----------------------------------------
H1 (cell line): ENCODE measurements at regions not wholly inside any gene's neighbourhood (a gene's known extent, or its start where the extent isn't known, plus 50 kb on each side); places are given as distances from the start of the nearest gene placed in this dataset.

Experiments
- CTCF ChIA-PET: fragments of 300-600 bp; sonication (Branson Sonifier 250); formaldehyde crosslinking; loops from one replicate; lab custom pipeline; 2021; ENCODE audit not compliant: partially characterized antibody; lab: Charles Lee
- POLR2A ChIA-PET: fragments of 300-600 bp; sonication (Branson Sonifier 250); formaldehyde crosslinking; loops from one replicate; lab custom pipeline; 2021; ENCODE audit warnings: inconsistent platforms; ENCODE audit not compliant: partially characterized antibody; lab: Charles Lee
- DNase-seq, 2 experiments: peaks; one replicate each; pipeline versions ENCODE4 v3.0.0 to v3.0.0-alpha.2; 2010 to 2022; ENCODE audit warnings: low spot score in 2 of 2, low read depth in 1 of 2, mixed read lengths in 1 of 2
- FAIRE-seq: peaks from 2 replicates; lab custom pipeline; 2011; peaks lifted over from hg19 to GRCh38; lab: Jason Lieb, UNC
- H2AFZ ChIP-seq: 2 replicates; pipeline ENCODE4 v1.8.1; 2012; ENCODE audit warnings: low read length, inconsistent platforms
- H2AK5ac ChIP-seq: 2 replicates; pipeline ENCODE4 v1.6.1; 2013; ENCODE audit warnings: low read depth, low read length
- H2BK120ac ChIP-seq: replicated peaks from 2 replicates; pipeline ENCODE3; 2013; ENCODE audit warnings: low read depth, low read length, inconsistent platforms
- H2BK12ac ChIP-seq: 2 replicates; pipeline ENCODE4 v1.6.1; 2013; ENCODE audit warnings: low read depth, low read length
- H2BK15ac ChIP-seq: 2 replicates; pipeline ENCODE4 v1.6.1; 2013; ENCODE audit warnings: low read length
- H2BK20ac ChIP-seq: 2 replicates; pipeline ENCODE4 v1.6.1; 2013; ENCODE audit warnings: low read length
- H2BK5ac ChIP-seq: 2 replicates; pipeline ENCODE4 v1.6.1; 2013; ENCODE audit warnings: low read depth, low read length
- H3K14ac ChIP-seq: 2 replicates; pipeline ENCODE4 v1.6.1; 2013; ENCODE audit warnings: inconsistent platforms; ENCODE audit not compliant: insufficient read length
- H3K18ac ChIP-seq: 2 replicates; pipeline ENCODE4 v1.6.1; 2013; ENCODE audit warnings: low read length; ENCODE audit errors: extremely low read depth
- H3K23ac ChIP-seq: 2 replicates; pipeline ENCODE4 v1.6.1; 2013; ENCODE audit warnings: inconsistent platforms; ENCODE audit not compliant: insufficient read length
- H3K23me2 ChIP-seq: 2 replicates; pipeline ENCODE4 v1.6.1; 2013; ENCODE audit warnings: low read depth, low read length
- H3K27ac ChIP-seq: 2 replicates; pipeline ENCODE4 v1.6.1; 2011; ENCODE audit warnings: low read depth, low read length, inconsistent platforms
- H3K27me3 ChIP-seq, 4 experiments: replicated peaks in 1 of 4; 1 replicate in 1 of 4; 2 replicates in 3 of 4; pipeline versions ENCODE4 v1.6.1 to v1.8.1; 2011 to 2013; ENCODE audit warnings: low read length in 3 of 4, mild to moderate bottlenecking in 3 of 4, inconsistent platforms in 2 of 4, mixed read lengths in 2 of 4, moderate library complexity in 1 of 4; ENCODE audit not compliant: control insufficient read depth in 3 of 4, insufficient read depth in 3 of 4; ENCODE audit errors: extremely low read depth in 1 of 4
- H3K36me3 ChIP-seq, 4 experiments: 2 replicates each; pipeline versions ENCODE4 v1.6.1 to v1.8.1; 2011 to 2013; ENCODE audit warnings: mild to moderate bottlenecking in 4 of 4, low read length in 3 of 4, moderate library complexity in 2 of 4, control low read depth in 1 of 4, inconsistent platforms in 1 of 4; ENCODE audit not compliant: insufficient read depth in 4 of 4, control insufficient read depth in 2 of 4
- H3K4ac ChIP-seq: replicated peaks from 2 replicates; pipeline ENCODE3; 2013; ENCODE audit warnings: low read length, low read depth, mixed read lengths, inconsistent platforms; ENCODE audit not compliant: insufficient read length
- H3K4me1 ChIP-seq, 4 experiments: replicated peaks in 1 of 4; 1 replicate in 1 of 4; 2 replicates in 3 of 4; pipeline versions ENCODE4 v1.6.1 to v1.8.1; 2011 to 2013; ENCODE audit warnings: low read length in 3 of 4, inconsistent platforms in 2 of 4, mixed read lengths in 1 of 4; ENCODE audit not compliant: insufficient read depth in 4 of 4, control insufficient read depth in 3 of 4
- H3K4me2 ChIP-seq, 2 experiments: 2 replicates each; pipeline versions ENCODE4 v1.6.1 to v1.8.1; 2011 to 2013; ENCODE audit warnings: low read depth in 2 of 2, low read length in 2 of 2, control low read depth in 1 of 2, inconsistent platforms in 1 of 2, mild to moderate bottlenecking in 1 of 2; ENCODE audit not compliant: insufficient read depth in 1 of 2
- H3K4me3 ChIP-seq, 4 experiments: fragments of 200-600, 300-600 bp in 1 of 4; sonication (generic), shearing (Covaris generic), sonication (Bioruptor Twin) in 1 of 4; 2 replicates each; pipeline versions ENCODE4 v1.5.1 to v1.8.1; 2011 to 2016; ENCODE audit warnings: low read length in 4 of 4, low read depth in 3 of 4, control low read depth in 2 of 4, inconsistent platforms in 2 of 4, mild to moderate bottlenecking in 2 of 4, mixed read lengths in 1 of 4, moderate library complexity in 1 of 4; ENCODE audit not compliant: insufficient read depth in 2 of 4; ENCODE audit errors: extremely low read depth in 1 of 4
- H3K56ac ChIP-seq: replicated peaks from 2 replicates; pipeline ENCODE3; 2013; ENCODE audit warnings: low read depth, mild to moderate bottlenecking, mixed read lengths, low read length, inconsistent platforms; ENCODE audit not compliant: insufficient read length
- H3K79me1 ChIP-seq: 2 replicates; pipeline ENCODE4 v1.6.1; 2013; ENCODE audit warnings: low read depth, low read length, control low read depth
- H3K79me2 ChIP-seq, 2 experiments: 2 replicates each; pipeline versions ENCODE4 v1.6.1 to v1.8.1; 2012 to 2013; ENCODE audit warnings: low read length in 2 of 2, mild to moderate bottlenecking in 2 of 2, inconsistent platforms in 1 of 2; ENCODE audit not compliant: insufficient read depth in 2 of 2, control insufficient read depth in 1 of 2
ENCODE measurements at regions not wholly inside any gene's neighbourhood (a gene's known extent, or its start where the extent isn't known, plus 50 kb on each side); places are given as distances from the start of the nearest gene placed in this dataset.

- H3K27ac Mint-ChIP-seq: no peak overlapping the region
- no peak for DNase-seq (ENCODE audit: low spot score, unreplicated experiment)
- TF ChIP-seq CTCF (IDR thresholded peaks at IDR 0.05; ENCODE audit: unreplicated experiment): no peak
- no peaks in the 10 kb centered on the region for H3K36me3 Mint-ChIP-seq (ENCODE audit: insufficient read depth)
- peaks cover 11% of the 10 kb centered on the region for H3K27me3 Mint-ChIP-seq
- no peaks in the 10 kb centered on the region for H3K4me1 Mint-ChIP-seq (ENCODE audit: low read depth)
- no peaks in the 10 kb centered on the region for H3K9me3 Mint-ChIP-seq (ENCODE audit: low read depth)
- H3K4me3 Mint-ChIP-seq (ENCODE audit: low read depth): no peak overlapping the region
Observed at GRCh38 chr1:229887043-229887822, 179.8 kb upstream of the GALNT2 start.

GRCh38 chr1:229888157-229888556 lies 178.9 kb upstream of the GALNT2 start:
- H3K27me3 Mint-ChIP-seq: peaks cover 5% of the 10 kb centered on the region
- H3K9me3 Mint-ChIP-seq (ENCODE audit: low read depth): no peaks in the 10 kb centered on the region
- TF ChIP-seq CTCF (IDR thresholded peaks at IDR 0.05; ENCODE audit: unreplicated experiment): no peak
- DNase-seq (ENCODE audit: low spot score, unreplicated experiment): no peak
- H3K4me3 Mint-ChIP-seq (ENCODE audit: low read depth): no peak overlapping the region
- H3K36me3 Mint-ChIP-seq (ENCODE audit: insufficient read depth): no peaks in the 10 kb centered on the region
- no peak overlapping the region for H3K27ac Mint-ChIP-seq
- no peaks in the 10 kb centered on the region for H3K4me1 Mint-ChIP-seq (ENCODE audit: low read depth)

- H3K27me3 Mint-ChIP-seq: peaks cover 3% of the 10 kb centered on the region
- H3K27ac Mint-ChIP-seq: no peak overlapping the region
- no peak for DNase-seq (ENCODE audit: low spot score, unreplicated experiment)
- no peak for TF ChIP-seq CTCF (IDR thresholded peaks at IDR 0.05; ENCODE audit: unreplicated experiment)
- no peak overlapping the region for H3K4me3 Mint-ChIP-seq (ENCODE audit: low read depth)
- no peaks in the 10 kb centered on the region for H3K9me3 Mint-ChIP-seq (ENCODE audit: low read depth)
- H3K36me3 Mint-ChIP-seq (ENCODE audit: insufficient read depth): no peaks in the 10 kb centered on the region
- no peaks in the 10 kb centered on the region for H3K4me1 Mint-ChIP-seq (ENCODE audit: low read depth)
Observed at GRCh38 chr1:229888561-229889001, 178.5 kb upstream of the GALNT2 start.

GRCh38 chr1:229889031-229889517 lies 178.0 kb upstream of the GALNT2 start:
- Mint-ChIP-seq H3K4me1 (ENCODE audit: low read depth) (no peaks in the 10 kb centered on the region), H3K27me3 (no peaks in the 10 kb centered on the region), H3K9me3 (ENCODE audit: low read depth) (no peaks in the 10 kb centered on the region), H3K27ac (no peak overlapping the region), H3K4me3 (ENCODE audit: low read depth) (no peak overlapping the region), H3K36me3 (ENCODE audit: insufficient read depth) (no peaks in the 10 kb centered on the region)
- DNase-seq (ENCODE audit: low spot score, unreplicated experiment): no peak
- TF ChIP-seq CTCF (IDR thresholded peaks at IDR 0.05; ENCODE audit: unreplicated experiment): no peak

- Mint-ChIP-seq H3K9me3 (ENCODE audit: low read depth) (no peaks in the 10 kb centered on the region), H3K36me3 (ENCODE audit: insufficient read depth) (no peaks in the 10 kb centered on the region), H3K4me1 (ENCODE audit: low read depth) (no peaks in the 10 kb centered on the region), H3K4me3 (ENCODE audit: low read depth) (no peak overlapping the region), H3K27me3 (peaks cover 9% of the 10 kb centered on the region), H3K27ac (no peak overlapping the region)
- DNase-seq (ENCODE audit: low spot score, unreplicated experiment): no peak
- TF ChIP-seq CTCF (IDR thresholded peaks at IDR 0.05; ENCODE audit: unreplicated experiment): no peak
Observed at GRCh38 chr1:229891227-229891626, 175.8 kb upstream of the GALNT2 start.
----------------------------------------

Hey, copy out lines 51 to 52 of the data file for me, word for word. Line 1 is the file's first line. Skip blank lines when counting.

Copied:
- no peak overlapping the region for H3K4me3 Mint-ChIP-seq (ENCODE audit: low read depth)
- no peaks in the 10 kb centered on the region for H3K9me3 Mint-ChIP-seq (ENCODE audit: low read depth)